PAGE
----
Eileen finds a room filled with mannequins inside the house and before you can sing “Nothing’s Gonna Stop us Now,” a man in a mask attacks Eileen and she’s strangled to death.

Slausen returns and finds Eileen missing, and the remaining two girls, Molly and Becky, explain that she left. When Slausen enters the house, he finds Eileen, only now she’s become a mannequin.

In the meantime, Molly and Becky explore the tourist trap. They find a photograph of a woman who looks remarkably like one of the mannequins. But after waiting, they decide to look for Eileen. Becky sneaks into the house and is attacked.

She soon finds herself tied up in the basement by the strange, ranting masked man. She’s not alone in the basement, though, as she’s joined by Jerry and a rando named Tina. In the basement, the masked man talks incessantly about his brother (Jerry assumes that the the masked man is Slausen’s brother) while plastering a mold over Tina’s face – suffocating her.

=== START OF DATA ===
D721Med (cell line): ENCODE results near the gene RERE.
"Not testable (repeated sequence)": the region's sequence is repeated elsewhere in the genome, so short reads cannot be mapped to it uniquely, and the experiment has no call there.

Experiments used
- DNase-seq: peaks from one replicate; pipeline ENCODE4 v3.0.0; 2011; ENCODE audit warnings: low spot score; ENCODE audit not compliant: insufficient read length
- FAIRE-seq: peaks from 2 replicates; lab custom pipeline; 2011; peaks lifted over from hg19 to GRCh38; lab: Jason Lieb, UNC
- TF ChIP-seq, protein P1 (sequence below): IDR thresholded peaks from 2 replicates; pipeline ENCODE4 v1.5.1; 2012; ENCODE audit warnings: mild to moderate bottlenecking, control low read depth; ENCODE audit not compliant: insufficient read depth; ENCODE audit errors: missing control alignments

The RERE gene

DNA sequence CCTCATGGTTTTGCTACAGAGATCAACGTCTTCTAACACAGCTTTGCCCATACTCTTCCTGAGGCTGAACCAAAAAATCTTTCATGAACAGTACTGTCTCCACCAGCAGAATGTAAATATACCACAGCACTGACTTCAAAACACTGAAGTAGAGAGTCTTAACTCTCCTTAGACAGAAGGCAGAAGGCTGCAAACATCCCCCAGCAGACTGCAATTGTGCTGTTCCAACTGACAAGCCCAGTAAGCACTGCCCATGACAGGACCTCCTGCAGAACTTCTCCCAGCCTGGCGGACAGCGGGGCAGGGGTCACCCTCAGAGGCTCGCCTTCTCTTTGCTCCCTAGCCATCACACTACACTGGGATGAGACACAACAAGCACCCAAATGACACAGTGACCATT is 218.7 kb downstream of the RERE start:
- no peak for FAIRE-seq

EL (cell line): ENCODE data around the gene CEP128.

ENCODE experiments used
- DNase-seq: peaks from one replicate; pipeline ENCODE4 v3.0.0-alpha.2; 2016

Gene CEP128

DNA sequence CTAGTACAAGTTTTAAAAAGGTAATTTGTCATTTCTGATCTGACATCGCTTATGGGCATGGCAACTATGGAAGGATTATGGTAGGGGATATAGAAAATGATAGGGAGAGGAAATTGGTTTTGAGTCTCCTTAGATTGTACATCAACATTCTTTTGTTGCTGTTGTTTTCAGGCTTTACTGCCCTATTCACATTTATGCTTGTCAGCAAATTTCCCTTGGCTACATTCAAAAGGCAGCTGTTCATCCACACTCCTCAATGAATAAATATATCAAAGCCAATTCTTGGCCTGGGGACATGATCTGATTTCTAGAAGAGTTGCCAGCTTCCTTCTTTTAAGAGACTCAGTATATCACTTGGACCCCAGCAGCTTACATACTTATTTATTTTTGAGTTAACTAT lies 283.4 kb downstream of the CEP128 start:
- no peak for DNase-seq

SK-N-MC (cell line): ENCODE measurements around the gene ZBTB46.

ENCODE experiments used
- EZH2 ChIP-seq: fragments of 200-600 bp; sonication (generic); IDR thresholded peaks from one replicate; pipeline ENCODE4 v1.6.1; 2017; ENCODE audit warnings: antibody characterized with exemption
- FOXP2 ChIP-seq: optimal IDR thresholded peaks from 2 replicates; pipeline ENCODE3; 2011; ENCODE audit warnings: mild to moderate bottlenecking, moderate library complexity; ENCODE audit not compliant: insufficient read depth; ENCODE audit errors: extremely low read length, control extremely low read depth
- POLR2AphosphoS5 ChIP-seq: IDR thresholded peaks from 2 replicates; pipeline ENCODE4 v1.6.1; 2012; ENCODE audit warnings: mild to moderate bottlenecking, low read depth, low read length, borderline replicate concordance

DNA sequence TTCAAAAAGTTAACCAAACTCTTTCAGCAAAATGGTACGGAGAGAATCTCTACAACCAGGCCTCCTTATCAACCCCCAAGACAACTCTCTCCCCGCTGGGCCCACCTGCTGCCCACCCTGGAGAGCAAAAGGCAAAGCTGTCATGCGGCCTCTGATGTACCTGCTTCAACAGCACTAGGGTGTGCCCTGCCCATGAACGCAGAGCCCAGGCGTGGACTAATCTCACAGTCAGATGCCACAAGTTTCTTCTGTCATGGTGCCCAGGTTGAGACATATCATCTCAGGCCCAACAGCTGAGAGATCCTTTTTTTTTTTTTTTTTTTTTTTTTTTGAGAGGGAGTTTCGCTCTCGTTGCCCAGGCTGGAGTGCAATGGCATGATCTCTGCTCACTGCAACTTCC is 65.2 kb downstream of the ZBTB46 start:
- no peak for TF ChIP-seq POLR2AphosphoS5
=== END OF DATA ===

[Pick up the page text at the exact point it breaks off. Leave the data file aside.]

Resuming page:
Jerry attempts to escape, but the killer uses his telekinetic powers to fight him and move the dropped keys from Jerry’s reach.

Molly, meanwhile, is alone. She soon stumbles across the masked killer and is attacked. But she’s saved by Slausen, who claims that the attacker was her brother. He gives her his shotgun, and tells her to use it in case the man arrives again. Slausen goes into the museum, leaving Molly alone. When the killer reappears, she shoots him only to realise the gun is filled with blanks.

The killer takes off his mask to reveal that (surprise) it’s Slausen himself! He overpowers Molly, and she wakes up strapped to a bed in a room filled with (surprise) mannequins.